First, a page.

It might have been deep winter, but there were still a flower or two blooming in the garden – a sign of the Spring time to come.
While we’re talking about the Abbey, I’ll post another reflection from the community. How I’d like to be walking those fields now. Hopefully I’ll get to return sometime this year.
In 2019, my yearly visit to the Abbey was in July. As always around this time, it was a bit crisp at dawn, but it was still lovely to be up with the birds.
Now, I’ve come to realise that if I were to ask anyone for guidance during these trying times, it would guidance from this little community, who have chosen to live the secluded life. So I’ve left a little video here for you to ponder on if you will.
One last post on this theme. It’s pretty much winter now so I’d better get a move on! Walking back along the avenue in the opposite direction, you’re faced with the Illawarra Escarpment looming over the bare trees – and the setting moon.
The fig tree and the big paddock was empty this time, but ever splendid on a clear winter’s day.
It’s always lovely to walk through the long grass and contemplate.
Last year, I spent my yearly Jamberoo Abbey retreat in mid-winter. I must say that the early morning starts were very chilly, but there were some glorious, clear mornings with beautiful golden light.
Gerroa isn’t just by the river but by the beach – the glorious Seven Mile Beach that stretches 7.8 miles (or 12.5km) all the way down to Shoalhaven Heads.
It can be a windy beach, but on this day there was hardly a breeze. Perfect weather for families.
One last look at the rolling waves before the drive back to Sydney. With the Gerringong by-pass complete, the journey back was barely an hour 40 minutes now. Such accessibility means that it might not be so serene here in the near future.
I rounded off my winter retreat with a lunchtime visit to the coastal village of Gerroa. It’s an half-an-hour’s drive from the Abbey, and one of my favourite places on the South Coast.
The Crooked River flows through the village. Being a bright and balmy winter’s day, some of the local kids were tempted into the water.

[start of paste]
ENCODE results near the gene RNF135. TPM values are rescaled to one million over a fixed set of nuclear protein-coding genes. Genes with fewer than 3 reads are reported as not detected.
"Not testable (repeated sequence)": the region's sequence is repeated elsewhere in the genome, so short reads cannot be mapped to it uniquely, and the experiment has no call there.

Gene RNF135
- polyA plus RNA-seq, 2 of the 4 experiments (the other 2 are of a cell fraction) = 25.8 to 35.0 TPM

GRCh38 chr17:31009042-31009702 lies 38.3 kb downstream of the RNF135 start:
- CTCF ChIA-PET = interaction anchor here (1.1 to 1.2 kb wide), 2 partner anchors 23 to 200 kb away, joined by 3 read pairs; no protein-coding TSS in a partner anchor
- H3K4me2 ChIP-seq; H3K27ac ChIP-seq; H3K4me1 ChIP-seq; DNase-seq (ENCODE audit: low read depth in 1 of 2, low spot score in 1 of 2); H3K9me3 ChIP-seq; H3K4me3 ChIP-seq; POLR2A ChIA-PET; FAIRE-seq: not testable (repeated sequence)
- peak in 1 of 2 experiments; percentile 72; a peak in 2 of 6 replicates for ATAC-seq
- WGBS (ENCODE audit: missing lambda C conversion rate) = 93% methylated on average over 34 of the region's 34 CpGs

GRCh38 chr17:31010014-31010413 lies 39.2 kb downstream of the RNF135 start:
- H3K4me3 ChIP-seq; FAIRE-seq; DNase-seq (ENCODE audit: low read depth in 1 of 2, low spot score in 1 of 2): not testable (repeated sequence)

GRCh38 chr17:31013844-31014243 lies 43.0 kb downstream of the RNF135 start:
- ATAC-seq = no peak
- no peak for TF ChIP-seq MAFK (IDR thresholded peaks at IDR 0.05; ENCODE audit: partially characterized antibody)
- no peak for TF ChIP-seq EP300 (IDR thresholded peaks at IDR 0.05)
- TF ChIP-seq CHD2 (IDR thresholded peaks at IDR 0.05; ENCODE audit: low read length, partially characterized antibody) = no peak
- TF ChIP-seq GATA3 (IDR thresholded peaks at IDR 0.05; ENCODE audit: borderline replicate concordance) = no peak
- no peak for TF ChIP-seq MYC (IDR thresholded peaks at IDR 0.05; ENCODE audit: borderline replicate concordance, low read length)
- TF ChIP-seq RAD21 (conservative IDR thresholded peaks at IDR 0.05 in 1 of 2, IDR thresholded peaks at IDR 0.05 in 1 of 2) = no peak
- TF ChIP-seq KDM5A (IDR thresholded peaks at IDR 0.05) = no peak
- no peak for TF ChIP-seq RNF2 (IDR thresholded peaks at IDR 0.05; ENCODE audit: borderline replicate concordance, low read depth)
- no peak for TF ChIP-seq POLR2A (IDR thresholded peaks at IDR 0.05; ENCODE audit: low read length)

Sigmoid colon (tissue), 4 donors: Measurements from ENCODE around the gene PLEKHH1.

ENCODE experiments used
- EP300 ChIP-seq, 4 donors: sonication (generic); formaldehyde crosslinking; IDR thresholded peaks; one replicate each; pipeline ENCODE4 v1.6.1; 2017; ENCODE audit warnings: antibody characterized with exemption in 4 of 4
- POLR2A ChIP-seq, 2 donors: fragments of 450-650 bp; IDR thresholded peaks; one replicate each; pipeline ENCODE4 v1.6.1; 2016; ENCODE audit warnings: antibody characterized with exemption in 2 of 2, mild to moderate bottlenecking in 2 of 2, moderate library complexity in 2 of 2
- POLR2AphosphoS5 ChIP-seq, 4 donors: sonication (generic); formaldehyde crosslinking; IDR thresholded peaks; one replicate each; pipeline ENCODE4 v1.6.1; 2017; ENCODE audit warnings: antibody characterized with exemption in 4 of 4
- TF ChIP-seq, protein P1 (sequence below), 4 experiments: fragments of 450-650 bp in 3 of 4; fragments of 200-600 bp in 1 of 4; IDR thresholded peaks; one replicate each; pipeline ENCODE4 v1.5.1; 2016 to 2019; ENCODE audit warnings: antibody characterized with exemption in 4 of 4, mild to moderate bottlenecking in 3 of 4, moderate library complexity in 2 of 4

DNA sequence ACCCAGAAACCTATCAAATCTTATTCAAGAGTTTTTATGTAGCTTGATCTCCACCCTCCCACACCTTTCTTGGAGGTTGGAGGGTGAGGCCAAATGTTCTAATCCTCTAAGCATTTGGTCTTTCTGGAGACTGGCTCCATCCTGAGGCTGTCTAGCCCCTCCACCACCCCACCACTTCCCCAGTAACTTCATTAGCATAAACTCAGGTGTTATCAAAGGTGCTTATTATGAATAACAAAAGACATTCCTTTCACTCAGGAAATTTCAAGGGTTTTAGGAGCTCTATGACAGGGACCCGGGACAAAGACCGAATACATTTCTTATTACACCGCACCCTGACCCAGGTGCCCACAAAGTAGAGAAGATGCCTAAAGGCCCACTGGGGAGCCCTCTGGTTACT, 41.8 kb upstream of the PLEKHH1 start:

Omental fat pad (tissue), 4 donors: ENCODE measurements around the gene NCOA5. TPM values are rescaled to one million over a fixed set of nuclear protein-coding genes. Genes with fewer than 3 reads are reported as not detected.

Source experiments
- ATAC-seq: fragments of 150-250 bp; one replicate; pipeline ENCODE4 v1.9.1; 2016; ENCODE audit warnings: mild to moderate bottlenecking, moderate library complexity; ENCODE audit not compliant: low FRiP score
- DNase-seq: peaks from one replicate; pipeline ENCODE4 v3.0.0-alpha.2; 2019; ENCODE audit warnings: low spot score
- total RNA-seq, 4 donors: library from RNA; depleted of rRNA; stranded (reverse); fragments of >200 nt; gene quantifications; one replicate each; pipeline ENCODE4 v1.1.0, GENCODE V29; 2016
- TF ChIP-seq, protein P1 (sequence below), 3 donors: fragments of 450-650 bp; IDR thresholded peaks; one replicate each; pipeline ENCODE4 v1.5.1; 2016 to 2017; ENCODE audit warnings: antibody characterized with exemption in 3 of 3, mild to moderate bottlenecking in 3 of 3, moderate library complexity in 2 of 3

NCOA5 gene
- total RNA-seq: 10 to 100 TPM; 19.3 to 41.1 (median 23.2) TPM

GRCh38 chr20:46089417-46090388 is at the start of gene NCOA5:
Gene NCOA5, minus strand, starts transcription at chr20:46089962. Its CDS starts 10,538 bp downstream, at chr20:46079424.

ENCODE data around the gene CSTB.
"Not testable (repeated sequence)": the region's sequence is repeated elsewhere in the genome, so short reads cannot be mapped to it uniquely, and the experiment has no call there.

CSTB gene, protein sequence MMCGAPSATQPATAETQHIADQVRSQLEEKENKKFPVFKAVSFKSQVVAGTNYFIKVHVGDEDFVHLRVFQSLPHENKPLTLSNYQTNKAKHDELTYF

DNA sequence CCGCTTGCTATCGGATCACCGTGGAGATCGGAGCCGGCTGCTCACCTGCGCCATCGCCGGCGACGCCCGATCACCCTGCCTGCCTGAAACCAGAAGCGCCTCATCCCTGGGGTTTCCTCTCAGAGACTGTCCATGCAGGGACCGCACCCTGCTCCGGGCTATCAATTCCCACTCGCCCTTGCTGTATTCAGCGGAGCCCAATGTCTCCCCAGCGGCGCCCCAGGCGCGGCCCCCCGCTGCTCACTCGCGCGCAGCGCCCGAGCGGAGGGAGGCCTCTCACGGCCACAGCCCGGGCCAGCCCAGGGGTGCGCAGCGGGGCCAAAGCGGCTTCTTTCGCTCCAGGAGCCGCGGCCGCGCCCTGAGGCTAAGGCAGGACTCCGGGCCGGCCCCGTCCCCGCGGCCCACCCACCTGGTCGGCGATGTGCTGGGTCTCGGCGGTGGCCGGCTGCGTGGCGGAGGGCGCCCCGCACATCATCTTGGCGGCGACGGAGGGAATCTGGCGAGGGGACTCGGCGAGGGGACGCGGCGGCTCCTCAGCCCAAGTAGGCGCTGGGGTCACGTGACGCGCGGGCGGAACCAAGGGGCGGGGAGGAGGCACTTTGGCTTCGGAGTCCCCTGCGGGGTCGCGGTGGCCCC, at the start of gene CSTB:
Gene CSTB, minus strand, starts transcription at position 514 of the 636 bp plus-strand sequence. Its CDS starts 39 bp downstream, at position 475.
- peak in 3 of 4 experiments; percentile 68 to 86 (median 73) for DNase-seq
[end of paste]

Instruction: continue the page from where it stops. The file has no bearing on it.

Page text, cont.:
I liked watching the river flow. The colour and the rippling patterns were lovely to see.
Early the following morning (always early starts at the Abbey), I strolled around the rainforest walk.
The path dipped from the cottages to follow the creek.
It was still dark at the lowest level.
The path undulated across the banks of the creek, so I reached the light eventually.
And much further along (away from the rainforest and the creek), there was even sunshine.
It was a lovely way to start the day.
Last year’s visit to Jamberoo Abbey took place in mid-winter. I was up bright and early the first morning to watch the sun rise.
The cattle were in the paddock closest to the cottages, which was a bonus to the photographer.
They looked to be mainly black Anguses, and were busy breakfasting…
When an interloper appeared out of the bush.
The bovines weren’t quite sure of the wombat.
And neither was the wombat completely comfortable to be so exposed. After a few nibbles of grass it wandered back to safety.
The crowning glory to visits to these parts was the view from Bald Hill in Stanwell Tops. It overlooks Stanwell Park Beach, the Sea Bridge, and the greater suburbs of Wollongong in the distance.
Such a view meant braving a few crowds and even a tourist bus, but concentrate on the scenery and even such inconveniences were tolerable.